Seven million gallons of water flooded a busy Northwest Philadelphia shopping center and forced some to be evacuated from stores using an inflatable raft after a major water main break Thursday afternoon.
The 120-year-old, 48-inch main broke open around 3 p.m. at the Bakers Square shopping center at Fox Street and Roberts Avenue in the East Falls section of Philadelphia, water department officials said.
"All of the sudden the water is flooding and it came very, very fast," said Kal Rotbard, who works at Got the Look, a clothing store in the center.
Water gushed from under the parking lot next to Got the Look and flooded a ShopRite supermarket, Ross discount store, Fine Wine and Good Spirits and several other businesses. Several cars were left underwater as well.
"It wouldn't even start so there's water inside," said Joyce Coker, who was inside the Dollar Plus store when the break happened. "There's water up to the wheels so, just turn in to my insurance agency. That's all I can do."
"We could not go out of the store," Rotbard said of the flooding. Firefighters used an inflatable raft to evacuate some people from the area. Others walked through the water holding firefighters' arms. In all, about 100 people were evacuated, according to Philadelphia Fire Executive Chief Clifford Gilliam.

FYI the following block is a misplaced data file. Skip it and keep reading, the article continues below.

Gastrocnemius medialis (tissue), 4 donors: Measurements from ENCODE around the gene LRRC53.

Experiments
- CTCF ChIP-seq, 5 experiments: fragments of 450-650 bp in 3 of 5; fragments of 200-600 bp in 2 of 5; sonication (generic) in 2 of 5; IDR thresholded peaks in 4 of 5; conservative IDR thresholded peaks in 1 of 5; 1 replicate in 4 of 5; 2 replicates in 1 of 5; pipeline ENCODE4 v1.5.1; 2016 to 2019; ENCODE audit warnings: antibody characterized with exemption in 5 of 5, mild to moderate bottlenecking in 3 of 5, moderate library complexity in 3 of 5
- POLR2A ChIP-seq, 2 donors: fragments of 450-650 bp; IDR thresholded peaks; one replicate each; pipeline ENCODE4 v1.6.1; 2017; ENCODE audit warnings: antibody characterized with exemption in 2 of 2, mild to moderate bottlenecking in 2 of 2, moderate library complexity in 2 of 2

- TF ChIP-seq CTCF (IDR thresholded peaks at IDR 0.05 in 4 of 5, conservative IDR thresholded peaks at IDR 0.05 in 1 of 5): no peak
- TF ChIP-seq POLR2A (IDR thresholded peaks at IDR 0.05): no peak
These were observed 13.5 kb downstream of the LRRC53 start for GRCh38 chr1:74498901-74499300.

The shopping center is built on the site of the former Tastykake factory and is a few blocks away from the Philadelphia Water Department's Queen Lane Reservoir.
It took crews nearly an hour and a half to shut down the water flow. Water department spokesman John DiGiulio said crews must make several hundred manual turns to a valve to stop the flow.
Rotbard said this is the second time in the past year a water main break flooded the shopping center. He said one broke right before the center opened last year.
DiGiulio confirmed a water main did burst last January, but said it was a different pipe. There are four 48-inch mains in this location, he added.
The shopping center main break comes less than a week after a major main ruptured in West Philadelphia sending more than 12 million gallons of water rushing through a part of that neighborhood.